Department of Biomedical Engineering
Due to the excellent biocompatibility of Zn and Zn-based alloys, researchers have shown great interest in developing biodegradable implants based on zinc. Furthermore, zinc is an essential component of many enzymes and proteins. The human body requires ~15 mg of Zn per day, and there is minimal concern for systemic toxicity from a small zinc-based cardiovascular implant, such as an arterial stent. However, biodegradable Zn-based implants have been shown to provoke local fibrous encapsulation reactions that may isolate the implant from its surrounding environment and interfere with implant function. The development of biodegradable implants made from Zn-Fe-Ca alloy was designed to overcome the problem of fibrous encapsulation. In a previous study made by the authors, the Zn-Fe-Ca system demonstrated a suitable corrosion rate that was higher than that of pure Zn and Zn-Fe alloy. The Zn-Fe-Ca system also showed adequate mechanical properties and a unique microstructure that contained a secondary Ca-reach phase. This has raised the promise that the tested alloy could serve as a biodegradable implant metal. The present study was conducted to further evaluate this promising Zn alloy. Here, we assessed the material’s corrosion performance in terms of cyclic potentiodynamic polarization analysis and stress corrosion behavior in terms of slow strain rate testing (SSRT). We also assessed the ability of cells to survive on the alloy surface by direct cell culture test. The results indicate that the alloy develops pitting corrosion, but not stress corrosion under phosphate-buffered saline (PBS) and air environment. The direct cell viability test demonstrates the successful adherence and growth of cells on the alloy surface.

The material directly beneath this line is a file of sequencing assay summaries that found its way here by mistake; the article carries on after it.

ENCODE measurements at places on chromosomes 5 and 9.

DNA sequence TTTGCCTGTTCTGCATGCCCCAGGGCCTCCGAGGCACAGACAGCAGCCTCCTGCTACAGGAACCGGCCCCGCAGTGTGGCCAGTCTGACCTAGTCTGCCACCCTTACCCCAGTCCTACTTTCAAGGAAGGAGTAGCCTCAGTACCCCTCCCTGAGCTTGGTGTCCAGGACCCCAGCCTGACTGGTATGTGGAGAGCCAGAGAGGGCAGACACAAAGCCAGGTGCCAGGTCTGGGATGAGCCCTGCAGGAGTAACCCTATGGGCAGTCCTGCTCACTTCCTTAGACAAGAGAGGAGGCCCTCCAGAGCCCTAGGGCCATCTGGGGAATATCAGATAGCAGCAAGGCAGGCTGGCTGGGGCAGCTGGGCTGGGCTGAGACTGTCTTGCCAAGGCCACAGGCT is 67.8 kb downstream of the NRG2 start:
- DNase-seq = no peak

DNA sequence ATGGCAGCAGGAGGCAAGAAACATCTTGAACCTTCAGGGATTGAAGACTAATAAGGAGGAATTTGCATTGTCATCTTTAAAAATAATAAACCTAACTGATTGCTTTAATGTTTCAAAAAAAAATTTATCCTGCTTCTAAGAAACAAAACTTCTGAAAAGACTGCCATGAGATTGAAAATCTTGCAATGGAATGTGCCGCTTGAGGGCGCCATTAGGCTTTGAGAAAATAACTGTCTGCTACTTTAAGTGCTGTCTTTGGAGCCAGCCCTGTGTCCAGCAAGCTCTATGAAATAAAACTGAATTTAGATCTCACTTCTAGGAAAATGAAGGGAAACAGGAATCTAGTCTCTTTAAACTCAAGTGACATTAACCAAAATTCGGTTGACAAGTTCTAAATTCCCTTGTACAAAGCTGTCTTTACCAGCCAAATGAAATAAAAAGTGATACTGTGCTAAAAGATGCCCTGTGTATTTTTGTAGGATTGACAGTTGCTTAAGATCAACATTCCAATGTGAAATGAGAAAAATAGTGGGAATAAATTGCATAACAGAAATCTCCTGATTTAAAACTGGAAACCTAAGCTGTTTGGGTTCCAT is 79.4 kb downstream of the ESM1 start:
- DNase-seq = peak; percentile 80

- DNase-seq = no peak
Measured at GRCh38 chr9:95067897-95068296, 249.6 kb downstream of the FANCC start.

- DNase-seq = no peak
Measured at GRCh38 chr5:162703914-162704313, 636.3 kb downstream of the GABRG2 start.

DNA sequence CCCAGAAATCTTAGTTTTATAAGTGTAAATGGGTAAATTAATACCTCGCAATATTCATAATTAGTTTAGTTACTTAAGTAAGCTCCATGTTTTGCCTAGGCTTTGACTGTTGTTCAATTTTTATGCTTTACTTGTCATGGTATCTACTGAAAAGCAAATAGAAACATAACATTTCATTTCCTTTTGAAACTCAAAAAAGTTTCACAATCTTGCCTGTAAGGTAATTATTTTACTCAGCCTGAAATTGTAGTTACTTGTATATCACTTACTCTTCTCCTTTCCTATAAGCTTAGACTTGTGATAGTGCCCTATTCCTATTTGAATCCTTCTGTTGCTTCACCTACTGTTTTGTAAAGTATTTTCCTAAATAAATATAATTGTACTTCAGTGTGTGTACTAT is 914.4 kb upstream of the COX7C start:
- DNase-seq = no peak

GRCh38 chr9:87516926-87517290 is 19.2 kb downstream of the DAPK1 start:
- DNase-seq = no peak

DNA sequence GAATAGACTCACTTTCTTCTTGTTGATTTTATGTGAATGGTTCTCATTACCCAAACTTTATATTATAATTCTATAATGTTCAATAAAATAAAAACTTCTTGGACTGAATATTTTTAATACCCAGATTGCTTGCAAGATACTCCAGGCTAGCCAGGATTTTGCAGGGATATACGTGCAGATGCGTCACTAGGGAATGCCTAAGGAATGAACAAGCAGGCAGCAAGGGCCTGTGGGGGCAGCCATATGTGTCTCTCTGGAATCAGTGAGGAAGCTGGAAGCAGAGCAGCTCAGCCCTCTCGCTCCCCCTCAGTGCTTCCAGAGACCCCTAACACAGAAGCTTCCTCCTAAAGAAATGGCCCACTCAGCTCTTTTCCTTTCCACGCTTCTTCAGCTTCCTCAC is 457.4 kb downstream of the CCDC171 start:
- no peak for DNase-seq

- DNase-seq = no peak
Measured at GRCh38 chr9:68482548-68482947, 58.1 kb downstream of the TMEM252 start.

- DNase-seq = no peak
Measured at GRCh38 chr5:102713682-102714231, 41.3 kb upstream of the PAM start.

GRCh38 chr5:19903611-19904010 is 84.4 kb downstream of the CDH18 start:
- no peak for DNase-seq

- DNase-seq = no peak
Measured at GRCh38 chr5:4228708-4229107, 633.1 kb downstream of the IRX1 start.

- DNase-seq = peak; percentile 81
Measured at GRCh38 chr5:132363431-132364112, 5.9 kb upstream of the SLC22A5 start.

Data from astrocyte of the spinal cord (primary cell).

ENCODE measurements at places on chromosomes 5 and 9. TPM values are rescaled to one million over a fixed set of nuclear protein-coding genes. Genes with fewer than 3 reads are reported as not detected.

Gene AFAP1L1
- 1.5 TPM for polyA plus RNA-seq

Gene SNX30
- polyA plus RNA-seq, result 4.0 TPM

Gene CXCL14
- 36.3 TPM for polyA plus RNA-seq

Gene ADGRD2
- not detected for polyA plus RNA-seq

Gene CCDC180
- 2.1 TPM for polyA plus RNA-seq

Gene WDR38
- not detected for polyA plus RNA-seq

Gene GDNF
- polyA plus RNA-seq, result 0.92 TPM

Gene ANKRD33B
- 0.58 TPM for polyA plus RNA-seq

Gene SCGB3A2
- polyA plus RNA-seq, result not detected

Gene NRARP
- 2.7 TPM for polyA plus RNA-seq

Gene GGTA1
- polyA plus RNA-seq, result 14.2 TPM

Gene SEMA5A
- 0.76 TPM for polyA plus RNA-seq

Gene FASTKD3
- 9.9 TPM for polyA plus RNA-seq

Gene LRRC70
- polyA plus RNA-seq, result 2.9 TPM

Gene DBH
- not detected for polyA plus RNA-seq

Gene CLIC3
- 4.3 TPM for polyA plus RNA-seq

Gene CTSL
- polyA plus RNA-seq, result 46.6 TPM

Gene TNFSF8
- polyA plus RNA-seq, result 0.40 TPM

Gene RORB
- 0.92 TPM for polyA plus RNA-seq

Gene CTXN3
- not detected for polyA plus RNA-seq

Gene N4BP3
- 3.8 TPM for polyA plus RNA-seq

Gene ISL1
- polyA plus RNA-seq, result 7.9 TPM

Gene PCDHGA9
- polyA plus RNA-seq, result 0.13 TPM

Stress Corrosion Analysis and Direct Cell Viability of Biodegradable Zn-Fe-Ca Alloy in In-Vitro Conditions.
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